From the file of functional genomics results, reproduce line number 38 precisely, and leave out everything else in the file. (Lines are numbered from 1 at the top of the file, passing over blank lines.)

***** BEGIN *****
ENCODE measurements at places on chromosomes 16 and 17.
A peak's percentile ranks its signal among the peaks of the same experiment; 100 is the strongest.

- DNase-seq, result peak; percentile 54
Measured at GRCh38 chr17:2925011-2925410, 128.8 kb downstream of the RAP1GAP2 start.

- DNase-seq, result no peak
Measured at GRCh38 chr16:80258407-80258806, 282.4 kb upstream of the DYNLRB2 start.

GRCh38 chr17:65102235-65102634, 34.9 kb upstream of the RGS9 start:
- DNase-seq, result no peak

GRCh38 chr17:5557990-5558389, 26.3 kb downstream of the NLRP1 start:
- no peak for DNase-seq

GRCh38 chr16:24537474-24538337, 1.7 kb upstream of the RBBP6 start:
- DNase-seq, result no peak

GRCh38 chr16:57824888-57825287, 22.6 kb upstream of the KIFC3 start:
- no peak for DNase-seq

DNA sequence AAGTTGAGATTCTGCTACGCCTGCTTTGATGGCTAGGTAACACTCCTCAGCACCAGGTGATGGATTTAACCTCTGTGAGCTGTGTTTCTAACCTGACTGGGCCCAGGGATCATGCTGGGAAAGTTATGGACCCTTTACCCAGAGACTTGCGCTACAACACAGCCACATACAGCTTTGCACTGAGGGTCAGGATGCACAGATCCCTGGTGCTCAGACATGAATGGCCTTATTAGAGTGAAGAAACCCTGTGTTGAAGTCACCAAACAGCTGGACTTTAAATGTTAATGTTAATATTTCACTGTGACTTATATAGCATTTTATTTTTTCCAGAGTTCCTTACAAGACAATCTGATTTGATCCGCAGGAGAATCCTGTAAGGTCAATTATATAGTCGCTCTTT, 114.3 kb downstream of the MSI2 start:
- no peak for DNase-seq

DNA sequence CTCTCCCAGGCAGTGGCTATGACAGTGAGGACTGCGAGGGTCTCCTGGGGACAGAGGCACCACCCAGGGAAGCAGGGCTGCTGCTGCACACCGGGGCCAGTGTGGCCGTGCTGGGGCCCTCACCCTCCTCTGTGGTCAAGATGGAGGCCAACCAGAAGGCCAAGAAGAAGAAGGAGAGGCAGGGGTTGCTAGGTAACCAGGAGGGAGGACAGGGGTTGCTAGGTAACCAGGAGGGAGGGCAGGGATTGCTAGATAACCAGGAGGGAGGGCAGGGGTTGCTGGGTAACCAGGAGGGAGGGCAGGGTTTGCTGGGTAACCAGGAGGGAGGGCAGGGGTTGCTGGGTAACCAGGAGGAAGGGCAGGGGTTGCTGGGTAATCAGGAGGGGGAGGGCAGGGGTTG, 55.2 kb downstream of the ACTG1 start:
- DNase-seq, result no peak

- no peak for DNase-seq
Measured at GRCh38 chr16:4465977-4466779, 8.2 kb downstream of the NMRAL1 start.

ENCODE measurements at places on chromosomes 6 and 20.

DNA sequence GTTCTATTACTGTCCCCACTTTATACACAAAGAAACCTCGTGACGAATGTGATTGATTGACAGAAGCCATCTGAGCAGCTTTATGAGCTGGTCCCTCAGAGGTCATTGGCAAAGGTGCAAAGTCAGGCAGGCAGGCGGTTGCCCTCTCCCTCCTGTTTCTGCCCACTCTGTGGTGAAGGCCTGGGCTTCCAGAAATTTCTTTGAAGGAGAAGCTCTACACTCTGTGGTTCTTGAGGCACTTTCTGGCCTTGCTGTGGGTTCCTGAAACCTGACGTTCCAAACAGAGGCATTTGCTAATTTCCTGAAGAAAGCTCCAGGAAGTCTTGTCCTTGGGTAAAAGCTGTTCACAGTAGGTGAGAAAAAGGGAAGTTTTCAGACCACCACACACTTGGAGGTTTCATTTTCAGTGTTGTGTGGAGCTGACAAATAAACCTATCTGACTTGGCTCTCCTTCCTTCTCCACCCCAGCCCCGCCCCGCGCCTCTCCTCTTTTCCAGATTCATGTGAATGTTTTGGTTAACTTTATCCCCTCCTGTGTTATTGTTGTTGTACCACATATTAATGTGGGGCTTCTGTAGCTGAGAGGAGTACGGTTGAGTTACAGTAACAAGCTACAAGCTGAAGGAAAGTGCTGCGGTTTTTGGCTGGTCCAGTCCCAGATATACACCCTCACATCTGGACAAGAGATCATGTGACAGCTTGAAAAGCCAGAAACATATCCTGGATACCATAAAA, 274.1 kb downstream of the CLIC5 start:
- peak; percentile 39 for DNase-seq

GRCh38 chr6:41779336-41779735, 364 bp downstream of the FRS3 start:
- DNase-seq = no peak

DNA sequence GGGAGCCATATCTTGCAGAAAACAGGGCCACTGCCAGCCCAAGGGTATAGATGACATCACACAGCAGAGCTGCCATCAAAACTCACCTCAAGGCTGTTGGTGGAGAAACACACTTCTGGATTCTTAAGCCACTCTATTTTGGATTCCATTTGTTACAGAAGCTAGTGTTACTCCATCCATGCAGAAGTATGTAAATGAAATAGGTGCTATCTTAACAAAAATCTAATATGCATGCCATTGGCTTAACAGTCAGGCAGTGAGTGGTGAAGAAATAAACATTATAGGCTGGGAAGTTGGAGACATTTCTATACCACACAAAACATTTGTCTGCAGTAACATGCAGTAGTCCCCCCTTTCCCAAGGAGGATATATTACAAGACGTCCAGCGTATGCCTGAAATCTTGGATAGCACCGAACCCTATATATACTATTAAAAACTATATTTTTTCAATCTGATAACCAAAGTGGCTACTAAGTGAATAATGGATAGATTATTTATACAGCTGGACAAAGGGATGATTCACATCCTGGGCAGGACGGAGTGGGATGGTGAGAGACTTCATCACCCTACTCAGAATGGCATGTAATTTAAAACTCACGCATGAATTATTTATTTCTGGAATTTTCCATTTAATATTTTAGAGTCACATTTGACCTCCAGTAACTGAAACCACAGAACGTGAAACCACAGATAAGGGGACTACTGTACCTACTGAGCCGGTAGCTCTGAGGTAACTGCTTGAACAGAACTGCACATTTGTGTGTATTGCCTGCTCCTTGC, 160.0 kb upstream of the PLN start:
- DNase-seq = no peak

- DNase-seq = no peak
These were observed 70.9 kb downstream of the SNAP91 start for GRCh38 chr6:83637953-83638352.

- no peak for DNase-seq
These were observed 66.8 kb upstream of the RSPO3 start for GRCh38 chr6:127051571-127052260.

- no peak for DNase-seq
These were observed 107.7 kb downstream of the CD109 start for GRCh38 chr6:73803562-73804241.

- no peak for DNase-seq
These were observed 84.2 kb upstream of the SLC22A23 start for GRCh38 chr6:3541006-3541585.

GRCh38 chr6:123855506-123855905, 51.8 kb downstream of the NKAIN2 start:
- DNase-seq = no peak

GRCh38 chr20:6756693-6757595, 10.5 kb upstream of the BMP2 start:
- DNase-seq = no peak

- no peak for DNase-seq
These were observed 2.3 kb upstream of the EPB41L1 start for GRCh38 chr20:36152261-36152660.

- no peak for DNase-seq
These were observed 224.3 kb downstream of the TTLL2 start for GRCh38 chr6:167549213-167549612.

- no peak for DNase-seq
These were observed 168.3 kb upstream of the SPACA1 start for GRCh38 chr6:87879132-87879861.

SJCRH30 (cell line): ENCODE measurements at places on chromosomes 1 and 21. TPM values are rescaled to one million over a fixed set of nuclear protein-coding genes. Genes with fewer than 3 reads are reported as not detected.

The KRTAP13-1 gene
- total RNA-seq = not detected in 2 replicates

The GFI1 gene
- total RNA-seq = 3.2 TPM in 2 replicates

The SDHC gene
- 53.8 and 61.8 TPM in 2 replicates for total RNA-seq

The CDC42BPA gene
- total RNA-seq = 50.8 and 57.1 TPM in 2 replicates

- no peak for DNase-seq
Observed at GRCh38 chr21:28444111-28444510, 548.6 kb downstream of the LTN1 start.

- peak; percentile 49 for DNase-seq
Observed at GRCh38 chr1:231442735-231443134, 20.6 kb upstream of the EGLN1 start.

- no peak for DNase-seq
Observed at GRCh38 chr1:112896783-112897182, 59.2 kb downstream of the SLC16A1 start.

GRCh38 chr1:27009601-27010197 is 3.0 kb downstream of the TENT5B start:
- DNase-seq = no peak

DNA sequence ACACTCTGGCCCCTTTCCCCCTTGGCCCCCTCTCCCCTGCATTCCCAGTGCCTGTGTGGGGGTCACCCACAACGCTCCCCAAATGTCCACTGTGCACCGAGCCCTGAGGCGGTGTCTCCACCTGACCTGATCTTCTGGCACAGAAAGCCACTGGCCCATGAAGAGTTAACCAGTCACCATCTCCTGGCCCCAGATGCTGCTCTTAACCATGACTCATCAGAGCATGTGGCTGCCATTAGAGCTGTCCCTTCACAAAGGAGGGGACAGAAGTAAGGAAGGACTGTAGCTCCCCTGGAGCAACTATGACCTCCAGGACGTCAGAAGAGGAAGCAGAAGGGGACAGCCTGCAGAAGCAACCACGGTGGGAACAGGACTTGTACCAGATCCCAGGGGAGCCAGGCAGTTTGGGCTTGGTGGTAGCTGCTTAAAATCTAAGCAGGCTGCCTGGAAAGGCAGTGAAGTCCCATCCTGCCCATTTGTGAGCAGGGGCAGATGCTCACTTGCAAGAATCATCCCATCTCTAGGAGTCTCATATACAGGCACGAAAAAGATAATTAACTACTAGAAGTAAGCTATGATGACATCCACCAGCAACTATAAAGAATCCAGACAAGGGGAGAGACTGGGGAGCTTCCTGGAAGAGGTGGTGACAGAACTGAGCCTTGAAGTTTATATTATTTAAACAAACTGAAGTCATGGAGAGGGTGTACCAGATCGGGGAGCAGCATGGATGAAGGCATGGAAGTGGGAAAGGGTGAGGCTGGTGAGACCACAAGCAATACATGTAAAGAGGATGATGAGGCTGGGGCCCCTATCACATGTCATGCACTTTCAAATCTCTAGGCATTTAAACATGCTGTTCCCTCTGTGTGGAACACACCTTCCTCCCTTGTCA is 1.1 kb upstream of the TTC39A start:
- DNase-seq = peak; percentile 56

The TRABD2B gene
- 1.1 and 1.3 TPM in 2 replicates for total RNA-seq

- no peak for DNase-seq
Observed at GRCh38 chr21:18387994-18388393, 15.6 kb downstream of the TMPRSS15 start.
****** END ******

GRCh38 chr20:6756693-6757595, 10.5 kb upstream of the BMP2 start: